As Mike Cox prepares to become Michigan’s first Republican attorney general in more than 40 years, his opponent still hopes revised counts could reverse the election.

Unofficial tallies compiled by the Department of State show Cox leading state Sen. Gary Peters (D-Bloomfield Twp.) by 6,484 votes out of 3,063,548 cast.

Refusing to concede, Peters is waiting for official election returns, which the Board of State Canvassers will certify Nov. 25. The board is now examining results in precincts throughout the state.

Another Democrat in a different race, Greg Stephens, is also waiting for certification without acknowledging defeat. Stephens unofficially placed third in the race for two open seats on the University Board of Regents.

Peters spokesman Mark Fisk said it’s likely some counties will find errors in their election-night tallies. Even the original results are unclear, as different organizations have reported different numbers, he said.

“The situation is very fluid,” Fisk said. “The numbers go up, the numbers go down. We are waiting for the independent counties to audit their election results before we make any decision.”

He said the campaign has not ruled out asking for a recount if Peters is behind after the official numbers are in.

If Cox’s official margin of victory shrinks to fewer than 2,000 votes, the state will perform an automatic recount. Otherwise, a candidate or party can request a recount within two days after certification, either throughout the state or in specific precincts.

At a cost of $10 per precinct, a state-wide recount would cost the petitioner more than $55,000, state department spokeswoman Julie Pierce said. But counties would pick up the tab if the recount led to a different winner.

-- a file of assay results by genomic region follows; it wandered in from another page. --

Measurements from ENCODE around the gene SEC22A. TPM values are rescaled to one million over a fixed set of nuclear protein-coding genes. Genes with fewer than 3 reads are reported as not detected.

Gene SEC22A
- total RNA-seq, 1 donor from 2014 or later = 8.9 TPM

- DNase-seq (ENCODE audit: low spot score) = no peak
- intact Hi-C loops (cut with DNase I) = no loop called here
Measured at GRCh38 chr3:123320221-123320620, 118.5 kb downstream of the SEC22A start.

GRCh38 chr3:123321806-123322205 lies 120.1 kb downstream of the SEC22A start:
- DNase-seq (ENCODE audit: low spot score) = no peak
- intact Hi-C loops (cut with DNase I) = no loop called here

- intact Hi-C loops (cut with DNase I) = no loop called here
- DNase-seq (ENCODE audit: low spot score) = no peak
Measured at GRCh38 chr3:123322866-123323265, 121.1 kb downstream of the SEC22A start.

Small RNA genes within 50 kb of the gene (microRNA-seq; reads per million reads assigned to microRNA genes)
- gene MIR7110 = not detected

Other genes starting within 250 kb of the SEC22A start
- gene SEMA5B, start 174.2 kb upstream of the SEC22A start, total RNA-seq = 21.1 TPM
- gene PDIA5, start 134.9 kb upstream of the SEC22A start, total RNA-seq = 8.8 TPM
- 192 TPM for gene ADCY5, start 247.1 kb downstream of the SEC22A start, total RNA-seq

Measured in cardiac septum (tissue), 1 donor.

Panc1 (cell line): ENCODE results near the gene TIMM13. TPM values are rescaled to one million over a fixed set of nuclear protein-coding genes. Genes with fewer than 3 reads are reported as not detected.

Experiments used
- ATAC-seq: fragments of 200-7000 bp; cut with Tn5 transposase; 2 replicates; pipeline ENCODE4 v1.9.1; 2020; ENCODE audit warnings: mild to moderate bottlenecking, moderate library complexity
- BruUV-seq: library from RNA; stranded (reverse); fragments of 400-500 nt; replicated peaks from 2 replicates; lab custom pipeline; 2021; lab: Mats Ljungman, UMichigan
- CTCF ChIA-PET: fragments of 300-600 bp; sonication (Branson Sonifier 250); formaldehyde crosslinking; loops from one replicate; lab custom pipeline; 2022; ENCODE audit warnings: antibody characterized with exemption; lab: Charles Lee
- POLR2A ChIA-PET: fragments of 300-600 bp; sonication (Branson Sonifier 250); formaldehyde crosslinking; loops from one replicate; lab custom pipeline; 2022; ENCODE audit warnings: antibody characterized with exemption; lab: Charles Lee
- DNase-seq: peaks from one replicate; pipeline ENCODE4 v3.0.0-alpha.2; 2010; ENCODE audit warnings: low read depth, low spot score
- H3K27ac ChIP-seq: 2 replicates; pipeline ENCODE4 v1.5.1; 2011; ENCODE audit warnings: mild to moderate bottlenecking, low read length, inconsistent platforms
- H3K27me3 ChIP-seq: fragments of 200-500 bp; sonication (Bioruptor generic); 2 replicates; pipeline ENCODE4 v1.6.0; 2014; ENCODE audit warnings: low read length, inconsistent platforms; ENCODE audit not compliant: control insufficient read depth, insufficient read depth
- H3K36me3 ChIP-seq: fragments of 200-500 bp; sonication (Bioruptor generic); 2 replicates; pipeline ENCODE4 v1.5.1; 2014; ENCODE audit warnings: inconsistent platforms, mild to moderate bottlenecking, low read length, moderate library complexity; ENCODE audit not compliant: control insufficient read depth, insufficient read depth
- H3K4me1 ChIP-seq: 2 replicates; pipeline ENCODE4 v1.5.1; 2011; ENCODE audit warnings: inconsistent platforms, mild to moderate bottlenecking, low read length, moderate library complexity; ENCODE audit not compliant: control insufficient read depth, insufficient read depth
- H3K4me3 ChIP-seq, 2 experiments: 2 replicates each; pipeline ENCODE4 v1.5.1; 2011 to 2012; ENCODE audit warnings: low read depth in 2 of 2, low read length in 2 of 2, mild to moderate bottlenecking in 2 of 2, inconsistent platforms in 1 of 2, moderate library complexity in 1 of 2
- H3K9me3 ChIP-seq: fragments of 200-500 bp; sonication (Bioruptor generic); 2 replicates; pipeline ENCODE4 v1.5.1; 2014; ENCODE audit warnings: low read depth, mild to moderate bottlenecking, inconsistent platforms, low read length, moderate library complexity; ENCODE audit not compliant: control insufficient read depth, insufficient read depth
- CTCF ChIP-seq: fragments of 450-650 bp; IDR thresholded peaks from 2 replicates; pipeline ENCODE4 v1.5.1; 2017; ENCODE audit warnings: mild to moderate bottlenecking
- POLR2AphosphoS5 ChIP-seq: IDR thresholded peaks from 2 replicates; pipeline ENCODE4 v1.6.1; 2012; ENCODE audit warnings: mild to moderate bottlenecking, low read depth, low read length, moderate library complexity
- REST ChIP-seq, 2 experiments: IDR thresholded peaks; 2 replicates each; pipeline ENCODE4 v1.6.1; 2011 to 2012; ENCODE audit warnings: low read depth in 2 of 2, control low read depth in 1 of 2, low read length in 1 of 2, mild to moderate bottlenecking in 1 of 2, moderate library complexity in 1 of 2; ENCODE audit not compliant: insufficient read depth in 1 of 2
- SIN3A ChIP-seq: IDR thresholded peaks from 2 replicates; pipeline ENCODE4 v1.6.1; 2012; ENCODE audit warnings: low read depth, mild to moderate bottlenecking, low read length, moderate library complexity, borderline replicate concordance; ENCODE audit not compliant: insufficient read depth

Dave Doyle, vice president of the Republican campaign consultant firm Marketing Resource Group, said the cost would be prohibitive considering it’s unlikely a second count would reverse the outcome.

“Unless there’s something big out there none of us are aware of, I really don’t expect them to go through with the recount process,” he said.

In the meantime, Cox is beginning his transition. He met with Attorney General and Gov.-elect Jennifer Granholm and former Attorney General Frank Kelley, and is now at a conference of Republican attorney generals in New Orleans, Cox spokesman Stu Sandler said.

“He wants to make sure he can serve the voters in Michigan on January 1,” he said.

In the Regents race, initial counts showed Stephens received 1,271,609 votes, beating fellow Democrat Ismael Ahmed but trailing Republicans Andrea Fischer Newman and Andrew Richner. Richner came in second place with 1,279,907 votes.

Stephens said while he is hoping official results bring him victory, he won’t ask for another count. “I’m not going to be able to raise that kind of money for a recount effort,” he said.

Because the Regents contest was for two seats, the state will not automatically recount the votes no matter the margin of victory, Pierce said.

Stephens said that rule disappointed him. “That shows you how that race is kind of a second tier race,” he said. “To me it certainly isn’t. What is at stake there is just as important as some of the other statewide races.”

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